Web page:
OPAL fuel is the only ULP available in Alice Springs and throughout all the Aboriginal Lands and communities, West as far as Warburton and North as far as Katherine.

The RAA conducted a test on OPAL fuel in 2007 due to complaints that OPAL was causing damage to fuel systems - particularly the Nitrile rubber parts of the fuel systems, such as diaphragms and seals.

The RAA concluded that their testing showed that OPAL wasn't responsible for any major identifiable fuel system problems.
However, they did outline that OPAL is more aggressive towards Nitrile rubber than regular ULP and it does cause some shrinkage of Nitrile rubber components.
However, this shrinkage is exacerbated by age and hardening of the Nitrile rubber components.

Many later fuel systems, and particularly those systems designed for ethanol use have seals and components made of Viton, which is a superior and more durable material than Nitrile rubber (misspelt as "Vitron" in the RAA article below).

In essence, if you have an older vehicle which is likely to already be suffering from some degree of hardening in the Nitrile rubber components of the fuel system, then OPAL is quite likely going to cause leaks with those aged Nitrile rubber components.

The RAANT would like to hear from anyone having fuel system problems that can be traced directly to OPAL fuel use.
However, as with many engine problems, trying to identify the precise cause of the problem is often difficult, particularly when older vehicles with high kms are involved.

OPAL fuel report - RAA

Cheers, Ron.
AnswerID: 600961

Follow Up By: Dion - Sunday, Jun 05, 2016 at 11:19

Sunday, Jun 05, 2016 at 11:19
Where did you get that Opal is the only ULP available in Alice Springs?

That is NOT factual.
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Follow Up By: Ron N - Sunday, Jun 05, 2016 at 11:44

Sunday, Jun 05, 2016 at 11:44
Well, I could have worded it better and gone into another 3 paragraphs, I suppose - but what I should have written, is that OPAL is ALMOST the only REGULAR ULP (RULP) available in the Alice Springs AREA.

There are apparently 2 roadhouses near Alice Springs that refuse to stock OPAL, undermining the Govts subsidised efforts (it costs taxpayers $4M annually to supply OPAL) to reduce petrol-sniffing, by introducing the low-aromatic OPAL fuel.

These 2 roadhouse owners claim OPAL damages engines, against all the known research and oil industry testing.

PULP is available, is sniffable, and is not low-aromatic, as OPAL is - thus, the entire low-aromatic petrol programme has never been thought-through properly, as is typical of many Govt programmes.

The Govt has never legislated for COMPULSORY stocking of OPAL by fuel suppliers in Central Australia and Aboriginal Lands - fearful of being taken to court over any compulsion in the legislation, by businesses claiming to have suffered losses via the compulsion.

The refining cost of OPAL (produced only by the BP refinery at Kwinana) was an additional 27c a litre back in 2006. It is no doubt costing more today.
OPAL requires separate refining processes, separate storage at fuel farms, and incurs additional transportation costs.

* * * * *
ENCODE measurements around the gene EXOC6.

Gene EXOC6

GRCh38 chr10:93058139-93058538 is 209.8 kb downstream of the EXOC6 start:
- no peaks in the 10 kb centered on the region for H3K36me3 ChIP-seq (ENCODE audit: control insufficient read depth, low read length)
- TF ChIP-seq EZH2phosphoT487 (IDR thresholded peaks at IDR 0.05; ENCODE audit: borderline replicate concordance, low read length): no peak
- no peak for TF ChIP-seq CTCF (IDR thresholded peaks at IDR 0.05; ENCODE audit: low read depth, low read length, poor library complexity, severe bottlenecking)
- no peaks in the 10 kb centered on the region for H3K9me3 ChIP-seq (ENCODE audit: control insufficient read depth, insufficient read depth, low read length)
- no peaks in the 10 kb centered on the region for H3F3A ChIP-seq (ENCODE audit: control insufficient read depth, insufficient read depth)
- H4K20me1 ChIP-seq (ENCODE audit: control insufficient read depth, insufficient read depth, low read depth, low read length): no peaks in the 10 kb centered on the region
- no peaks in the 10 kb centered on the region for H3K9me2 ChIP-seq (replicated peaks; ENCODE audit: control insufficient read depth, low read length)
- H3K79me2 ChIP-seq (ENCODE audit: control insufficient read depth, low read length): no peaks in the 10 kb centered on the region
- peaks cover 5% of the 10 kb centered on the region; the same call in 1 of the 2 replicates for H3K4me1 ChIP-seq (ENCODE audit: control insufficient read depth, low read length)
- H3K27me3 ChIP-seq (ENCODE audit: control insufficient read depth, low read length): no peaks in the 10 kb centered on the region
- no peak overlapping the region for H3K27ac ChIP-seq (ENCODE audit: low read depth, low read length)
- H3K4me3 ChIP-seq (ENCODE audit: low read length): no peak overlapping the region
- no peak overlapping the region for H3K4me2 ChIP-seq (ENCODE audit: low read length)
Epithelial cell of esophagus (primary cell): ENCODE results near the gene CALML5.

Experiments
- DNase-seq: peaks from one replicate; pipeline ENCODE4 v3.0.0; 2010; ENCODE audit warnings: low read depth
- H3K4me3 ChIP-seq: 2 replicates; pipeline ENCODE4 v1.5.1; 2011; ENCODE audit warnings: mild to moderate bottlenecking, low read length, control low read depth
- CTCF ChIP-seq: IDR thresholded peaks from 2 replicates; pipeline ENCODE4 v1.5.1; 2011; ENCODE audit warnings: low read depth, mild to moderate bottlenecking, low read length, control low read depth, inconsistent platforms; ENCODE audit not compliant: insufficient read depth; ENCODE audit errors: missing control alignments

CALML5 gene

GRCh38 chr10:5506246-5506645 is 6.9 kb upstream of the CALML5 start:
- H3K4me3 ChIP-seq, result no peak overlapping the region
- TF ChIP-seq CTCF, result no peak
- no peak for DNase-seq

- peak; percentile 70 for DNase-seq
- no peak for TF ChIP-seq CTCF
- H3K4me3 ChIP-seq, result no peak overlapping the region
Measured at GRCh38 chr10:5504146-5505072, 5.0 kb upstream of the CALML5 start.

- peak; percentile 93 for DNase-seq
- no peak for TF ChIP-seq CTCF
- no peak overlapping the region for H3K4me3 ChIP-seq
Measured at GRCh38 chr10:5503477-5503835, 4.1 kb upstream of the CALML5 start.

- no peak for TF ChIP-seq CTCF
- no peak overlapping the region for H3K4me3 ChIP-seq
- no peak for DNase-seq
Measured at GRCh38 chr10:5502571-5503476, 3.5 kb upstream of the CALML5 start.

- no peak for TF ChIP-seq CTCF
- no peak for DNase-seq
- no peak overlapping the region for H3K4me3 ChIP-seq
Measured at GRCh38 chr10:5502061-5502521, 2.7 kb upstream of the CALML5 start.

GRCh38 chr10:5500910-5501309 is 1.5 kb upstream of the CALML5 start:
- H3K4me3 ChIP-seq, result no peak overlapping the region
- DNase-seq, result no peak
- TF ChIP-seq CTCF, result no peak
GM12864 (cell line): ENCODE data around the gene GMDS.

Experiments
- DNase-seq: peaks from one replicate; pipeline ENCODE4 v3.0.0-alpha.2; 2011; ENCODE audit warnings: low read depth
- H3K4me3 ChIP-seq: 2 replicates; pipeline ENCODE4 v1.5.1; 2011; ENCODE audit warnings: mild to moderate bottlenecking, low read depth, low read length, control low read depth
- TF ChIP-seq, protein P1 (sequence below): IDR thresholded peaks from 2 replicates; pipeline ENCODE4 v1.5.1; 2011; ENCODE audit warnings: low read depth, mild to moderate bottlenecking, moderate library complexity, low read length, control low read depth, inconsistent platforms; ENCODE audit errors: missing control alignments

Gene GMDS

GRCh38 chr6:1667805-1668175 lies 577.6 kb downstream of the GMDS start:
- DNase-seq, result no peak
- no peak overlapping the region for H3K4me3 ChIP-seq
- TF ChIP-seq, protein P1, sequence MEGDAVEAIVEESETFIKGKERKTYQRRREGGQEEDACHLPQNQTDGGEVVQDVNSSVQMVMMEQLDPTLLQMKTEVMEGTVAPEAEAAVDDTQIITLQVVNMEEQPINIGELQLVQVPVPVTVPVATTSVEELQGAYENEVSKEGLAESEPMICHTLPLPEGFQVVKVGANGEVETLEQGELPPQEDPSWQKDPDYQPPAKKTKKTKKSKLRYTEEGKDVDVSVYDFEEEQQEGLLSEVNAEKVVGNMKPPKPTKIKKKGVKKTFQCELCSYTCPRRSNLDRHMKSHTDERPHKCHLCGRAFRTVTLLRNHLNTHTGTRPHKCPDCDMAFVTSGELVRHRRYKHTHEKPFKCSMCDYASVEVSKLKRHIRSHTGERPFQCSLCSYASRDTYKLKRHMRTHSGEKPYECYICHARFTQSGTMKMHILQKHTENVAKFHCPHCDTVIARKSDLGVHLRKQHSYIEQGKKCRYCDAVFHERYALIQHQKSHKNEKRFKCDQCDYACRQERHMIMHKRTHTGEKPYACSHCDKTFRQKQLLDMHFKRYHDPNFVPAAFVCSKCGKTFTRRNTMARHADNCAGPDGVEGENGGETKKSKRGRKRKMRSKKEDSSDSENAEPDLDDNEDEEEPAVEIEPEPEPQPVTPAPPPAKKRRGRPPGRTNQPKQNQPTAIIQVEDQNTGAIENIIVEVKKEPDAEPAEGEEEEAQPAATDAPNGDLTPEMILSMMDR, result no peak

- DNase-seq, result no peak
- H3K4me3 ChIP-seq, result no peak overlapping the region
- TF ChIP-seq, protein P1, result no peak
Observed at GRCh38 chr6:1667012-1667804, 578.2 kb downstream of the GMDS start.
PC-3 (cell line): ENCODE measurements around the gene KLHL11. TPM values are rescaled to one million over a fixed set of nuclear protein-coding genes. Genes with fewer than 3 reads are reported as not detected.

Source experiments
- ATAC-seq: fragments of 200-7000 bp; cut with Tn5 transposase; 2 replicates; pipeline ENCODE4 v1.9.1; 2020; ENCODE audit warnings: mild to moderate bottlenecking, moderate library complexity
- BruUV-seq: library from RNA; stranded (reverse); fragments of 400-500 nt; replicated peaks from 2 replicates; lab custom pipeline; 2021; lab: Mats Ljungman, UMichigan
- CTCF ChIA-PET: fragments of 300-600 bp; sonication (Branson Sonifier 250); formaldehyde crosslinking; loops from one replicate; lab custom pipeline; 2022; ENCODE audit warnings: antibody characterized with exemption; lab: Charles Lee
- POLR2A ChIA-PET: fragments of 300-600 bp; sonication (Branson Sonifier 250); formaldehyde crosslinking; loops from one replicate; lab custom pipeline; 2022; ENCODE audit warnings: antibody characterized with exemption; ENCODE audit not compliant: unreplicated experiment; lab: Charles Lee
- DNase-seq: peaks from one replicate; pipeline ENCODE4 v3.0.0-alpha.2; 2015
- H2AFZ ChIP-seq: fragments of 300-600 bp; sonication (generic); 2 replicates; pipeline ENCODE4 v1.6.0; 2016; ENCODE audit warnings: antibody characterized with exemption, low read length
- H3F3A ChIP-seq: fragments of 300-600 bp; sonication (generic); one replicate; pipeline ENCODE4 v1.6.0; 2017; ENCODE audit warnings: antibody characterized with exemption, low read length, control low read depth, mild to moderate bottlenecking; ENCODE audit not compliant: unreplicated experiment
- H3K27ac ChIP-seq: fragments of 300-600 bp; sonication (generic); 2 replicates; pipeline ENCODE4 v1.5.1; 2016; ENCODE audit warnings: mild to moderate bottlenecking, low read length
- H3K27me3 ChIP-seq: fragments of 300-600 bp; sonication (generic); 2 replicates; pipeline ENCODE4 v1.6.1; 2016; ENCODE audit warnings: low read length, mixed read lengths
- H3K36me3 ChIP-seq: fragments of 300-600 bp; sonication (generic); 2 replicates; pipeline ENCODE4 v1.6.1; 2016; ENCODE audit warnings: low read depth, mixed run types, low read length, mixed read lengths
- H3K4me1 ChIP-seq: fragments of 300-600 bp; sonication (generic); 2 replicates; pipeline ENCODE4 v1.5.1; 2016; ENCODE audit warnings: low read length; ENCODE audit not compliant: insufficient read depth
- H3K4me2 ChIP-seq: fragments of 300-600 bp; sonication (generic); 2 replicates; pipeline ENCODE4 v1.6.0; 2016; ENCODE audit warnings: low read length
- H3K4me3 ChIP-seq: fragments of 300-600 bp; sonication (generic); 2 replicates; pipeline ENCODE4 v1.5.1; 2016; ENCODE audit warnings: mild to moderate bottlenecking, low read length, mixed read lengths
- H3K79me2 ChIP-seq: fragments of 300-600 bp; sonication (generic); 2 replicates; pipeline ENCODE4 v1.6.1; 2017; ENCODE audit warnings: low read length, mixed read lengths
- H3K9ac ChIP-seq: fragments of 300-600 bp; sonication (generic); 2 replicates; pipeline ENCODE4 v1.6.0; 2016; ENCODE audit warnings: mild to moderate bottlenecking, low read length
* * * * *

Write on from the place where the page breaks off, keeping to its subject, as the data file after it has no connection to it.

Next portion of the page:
If the OPAL scheme had been extended to all fuels and made compulsory, it would have had increased benefit.
I don't know if any research or study has been done on the overall success of the OPAL scheme - but it certainly has had some effect on reducing petrol-sniffing.
The gaps in the OPAL scheme need to be plugged for it to have maximum effect.

Low-Aromatic Fuel Bill 2012
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Follow Up By: Kumunara (NT) - Sunday, Jun 05, 2016 at 22:34

Sunday, Jun 05, 2016 at 22:34
Ron

I retired in Oct 2015. I worked for NT Dept of Health, Alcohol and Drug Services before that and I can tell you that Low Aromatic Unleaded Fuel has been very effective in reducing petrol sniffing.

The legislation exists to make LAF compulsory but the preference is not to use the legislation. Almost all service station proprietors are happy to stock LAF to assist in the reduction of petrol sniffing. Fear of legal action and compensation has nothing to do with this decision.

There is a cost as you mention that this is far less than the cost of petrol sniffing both in human and financial costs.

There have been a number of complaints. In only one was OPAL found to have caused damage. That was due to a person putting OPAL in a vehicle which was supposed to run on 98. If regular unleaded had been put in that vehicle it would have caused the same damage.

Most of the NT now has LAF. Darwin does not. It also extends into WA and QLD.


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Follow Up By: Ron N - Sunday, Jun 05, 2016 at 23:41

Sunday, Jun 05, 2016 at 23:41
Kumanara, it appears the Greens have been successful in ensuring that stocking of OPAL fuel in the legislated OPAL fuel regions is now mandatory - and the Federal Govt is merely waiting for the individual states to pass their own legislation making it mandatory for all fuel sellers in those regions to stock only OPAL.

If the States don't pass the relevant laws to make stocking OPAL manadatory, the Federal Govt will step in with Federal control in those legislated OPAL regions.

Remote communities welcome (total) OPAL fuel rollout

I have since found all the relevant information relating to the OPAL fuel programme success, and it certainly does appear to have had a substantial success rate.
However, the mandatory stocking of OPAL fuel in the legislated regions, is certainly what is needed now, to complete the programme.
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Reply By: Kumunara (NT) - Saturday, Jun 04, 2016 at 23:25

Saturday, Jun 04, 2016 at 23:25
OPAL is BP's brand name for Low Aromatic Unleaded Fuel. BP supply the fuel in Central Australia. In the top end Shell has the contract for supplying Low Aromatic Unleaded Fuel .
AANT is contracted to independently investigate any complaints and there is a fuel guarantee.
Contact AANT and have the matter investigated.